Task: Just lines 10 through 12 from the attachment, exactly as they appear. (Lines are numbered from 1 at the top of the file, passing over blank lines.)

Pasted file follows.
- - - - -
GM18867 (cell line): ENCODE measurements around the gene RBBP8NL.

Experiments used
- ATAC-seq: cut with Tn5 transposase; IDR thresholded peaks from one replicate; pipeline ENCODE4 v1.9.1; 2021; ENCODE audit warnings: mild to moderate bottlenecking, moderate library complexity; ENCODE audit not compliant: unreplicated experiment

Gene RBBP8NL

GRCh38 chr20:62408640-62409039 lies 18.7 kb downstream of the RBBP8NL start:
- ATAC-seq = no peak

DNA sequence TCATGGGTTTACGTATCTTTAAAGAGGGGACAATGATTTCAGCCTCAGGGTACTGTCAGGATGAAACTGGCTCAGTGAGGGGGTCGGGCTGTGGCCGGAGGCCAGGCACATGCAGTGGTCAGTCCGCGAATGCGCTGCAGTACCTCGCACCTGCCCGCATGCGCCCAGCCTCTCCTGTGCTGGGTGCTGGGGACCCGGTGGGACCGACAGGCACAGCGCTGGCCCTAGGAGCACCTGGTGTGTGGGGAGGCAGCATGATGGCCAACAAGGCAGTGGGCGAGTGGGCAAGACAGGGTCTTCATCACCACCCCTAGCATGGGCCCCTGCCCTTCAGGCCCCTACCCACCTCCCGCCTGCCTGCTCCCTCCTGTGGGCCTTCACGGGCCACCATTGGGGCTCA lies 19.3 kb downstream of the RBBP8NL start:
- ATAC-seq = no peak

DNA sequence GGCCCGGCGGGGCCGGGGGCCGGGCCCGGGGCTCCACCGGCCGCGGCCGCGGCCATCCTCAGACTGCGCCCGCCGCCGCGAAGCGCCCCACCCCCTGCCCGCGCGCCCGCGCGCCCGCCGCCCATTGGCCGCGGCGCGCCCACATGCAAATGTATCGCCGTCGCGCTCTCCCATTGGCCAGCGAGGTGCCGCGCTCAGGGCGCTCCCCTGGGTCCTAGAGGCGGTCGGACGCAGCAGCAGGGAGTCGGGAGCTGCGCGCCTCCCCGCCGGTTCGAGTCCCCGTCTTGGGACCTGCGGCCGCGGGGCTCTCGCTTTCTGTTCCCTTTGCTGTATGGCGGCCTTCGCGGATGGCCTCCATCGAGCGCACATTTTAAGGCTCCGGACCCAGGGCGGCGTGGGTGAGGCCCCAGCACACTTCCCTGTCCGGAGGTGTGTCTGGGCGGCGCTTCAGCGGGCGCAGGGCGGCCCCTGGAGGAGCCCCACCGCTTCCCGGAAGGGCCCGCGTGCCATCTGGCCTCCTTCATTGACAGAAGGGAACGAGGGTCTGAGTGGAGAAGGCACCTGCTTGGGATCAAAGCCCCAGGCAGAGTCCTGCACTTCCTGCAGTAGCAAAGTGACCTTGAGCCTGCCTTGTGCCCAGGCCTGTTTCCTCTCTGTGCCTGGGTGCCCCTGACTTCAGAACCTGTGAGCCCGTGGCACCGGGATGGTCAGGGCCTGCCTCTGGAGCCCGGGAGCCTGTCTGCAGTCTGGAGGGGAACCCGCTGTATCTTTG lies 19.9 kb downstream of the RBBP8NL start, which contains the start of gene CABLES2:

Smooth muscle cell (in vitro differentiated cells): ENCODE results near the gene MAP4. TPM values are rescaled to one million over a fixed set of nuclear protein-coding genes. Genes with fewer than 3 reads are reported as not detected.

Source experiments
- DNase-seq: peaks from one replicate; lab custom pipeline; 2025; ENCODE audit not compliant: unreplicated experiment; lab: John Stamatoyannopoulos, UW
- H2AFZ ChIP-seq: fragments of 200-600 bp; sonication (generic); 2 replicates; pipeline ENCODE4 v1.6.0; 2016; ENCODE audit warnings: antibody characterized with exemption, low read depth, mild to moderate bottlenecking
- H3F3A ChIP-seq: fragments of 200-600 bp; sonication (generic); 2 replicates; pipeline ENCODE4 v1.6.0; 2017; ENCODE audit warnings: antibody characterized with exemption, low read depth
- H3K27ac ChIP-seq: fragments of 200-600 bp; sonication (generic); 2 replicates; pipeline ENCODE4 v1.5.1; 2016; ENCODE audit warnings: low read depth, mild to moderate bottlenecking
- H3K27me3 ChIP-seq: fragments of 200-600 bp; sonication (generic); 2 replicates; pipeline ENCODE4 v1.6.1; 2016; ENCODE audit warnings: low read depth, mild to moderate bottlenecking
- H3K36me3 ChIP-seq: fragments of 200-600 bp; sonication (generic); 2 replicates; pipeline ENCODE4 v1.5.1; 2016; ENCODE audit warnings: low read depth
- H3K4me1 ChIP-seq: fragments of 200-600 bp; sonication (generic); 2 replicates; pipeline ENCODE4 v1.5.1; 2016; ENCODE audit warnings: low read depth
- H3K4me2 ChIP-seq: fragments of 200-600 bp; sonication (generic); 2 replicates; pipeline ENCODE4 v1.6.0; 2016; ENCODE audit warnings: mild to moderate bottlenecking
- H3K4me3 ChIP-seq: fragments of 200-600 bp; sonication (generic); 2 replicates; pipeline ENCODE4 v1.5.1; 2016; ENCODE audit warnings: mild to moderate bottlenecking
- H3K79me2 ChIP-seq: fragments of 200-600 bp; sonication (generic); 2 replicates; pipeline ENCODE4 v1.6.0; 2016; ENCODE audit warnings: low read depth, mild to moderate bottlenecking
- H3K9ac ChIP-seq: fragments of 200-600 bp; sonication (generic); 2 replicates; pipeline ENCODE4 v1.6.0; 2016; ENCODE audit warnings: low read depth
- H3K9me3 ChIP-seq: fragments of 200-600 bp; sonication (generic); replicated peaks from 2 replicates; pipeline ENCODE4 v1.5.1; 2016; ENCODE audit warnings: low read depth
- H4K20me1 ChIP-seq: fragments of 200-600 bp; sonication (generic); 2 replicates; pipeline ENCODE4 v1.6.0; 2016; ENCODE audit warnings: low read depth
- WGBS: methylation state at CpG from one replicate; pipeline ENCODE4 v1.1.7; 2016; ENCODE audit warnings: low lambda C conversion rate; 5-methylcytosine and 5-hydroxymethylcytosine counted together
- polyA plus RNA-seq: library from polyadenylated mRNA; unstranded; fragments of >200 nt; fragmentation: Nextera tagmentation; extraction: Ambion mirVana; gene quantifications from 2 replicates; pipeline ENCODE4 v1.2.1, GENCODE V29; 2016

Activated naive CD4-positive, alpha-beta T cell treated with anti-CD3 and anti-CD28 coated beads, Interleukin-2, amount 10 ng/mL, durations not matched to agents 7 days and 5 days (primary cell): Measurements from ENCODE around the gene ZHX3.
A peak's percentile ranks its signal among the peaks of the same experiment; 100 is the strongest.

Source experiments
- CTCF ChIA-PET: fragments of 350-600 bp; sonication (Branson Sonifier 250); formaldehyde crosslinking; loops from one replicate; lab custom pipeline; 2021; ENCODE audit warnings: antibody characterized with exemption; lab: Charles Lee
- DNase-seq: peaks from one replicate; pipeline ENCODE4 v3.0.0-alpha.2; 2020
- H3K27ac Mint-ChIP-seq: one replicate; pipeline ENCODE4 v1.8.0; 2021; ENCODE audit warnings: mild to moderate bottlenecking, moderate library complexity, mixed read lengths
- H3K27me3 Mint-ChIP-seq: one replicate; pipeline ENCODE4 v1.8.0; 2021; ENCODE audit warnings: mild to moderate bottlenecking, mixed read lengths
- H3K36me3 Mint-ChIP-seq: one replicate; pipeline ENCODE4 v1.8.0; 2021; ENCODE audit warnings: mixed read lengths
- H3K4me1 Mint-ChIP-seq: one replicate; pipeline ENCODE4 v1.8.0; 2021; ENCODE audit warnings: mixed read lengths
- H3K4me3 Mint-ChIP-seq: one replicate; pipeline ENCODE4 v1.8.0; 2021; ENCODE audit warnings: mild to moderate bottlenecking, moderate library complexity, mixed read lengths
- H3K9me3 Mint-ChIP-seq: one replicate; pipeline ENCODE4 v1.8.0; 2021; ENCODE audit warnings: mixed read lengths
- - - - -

Smooth muscle cell (in vitro differentiated cells): ENCODE results near the gene MAP4. TPM values are rescaled to one million over a fixed set of nuclear protein-coding genes. Genes with fewer than 3 reads are reported as not detected.

Source experiments
- DNase-seq: peaks from one replicate; lab custom pipeline; 2025; ENCODE audit not compliant: unreplicated experiment; lab: John Stamatoyannopoulos, UW